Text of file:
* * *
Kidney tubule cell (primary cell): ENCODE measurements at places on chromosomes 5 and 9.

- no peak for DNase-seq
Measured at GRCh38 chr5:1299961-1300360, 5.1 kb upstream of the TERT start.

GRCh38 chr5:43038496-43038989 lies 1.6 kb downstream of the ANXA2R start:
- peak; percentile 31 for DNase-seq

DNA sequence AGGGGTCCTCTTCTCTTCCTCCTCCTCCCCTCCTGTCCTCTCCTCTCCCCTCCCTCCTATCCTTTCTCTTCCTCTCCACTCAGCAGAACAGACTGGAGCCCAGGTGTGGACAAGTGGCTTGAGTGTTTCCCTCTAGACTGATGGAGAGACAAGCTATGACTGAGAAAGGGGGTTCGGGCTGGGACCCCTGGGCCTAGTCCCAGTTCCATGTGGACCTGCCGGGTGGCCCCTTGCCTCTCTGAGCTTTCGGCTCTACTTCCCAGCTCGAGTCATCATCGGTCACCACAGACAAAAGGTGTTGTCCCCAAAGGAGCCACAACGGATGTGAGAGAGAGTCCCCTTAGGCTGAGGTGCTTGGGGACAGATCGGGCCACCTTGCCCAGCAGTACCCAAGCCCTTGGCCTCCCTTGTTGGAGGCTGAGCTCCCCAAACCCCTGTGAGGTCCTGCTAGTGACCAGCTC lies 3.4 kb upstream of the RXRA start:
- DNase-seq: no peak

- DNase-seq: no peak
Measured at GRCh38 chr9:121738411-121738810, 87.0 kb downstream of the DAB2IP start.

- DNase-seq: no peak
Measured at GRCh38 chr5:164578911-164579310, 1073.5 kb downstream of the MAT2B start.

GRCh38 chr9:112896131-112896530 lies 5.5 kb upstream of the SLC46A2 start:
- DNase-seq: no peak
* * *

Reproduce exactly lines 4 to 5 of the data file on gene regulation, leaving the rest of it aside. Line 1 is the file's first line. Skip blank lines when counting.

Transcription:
GRCh38 chr5:43038496-43038989 lies 1.6 kb downstream of the ANXA2R start:
- peak; percentile 31 for DNase-seq